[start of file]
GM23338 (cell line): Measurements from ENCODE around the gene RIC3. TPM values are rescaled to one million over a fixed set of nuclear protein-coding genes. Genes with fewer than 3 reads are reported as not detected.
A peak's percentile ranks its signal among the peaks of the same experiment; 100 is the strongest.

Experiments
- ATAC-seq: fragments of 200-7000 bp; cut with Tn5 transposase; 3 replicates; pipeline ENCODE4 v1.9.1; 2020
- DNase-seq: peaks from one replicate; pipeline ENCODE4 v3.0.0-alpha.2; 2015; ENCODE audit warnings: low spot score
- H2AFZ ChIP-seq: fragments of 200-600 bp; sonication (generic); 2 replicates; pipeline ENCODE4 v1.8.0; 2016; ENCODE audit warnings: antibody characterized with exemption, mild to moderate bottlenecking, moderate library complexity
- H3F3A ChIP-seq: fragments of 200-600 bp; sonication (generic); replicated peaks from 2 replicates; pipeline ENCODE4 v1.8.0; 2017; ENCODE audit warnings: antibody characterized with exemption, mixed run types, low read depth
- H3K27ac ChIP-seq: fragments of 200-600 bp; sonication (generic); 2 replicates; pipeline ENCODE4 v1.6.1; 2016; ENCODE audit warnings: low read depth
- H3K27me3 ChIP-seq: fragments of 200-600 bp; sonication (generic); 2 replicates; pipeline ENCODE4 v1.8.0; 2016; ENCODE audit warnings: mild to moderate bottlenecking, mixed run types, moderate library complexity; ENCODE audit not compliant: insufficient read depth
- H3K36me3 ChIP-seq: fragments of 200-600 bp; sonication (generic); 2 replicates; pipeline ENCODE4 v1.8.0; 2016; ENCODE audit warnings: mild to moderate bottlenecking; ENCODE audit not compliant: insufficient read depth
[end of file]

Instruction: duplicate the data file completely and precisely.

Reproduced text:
GM23338 (cell line): Measurements from ENCODE around the gene RIC3. TPM values are rescaled to one million over a fixed set of nuclear protein-coding genes. Genes with fewer than 3 reads are reported as not detected.
A peak's percentile ranks its signal among the peaks of the same experiment; 100 is the strongest.

Experiments
- ATAC-seq: fragments of 200-7000 bp; cut with Tn5 transposase; 3 replicates; pipeline ENCODE4 v1.9.1; 2020
- DNase-seq: peaks from one replicate; pipeline ENCODE4 v3.0.0-alpha.2; 2015; ENCODE audit warnings: low spot score
- H2AFZ ChIP-seq: fragments of 200-600 bp; sonication (generic); 2 replicates; pipeline ENCODE4 v1.8.0; 2016; ENCODE audit warnings: antibody characterized with exemption, mild to moderate bottlenecking, moderate library complexity
- H3F3A ChIP-seq: fragments of 200-600 bp; sonication (generic); replicated peaks from 2 replicates; pipeline ENCODE4 v1.8.0; 2017; ENCODE audit warnings: antibody characterized with exemption, mixed run types, low read depth
- H3K27ac ChIP-seq: fragments of 200-600 bp; sonication (generic); 2 replicates; pipeline ENCODE4 v1.6.1; 2016; ENCODE audit warnings: low read depth
- H3K27me3 ChIP-seq: fragments of 200-600 bp; sonication (generic); 2 replicates; pipeline ENCODE4 v1.8.0; 2016; ENCODE audit warnings: mild to moderate bottlenecking, mixed run types, moderate library complexity; ENCODE audit not compliant: insufficient read depth
- H3K36me3 ChIP-seq: fragments of 200-600 bp; sonication (generic); 2 replicates; pipeline ENCODE4 v1.8.0; 2016; ENCODE audit warnings: mild to moderate bottlenecking; ENCODE audit not compliant: insufficient read depth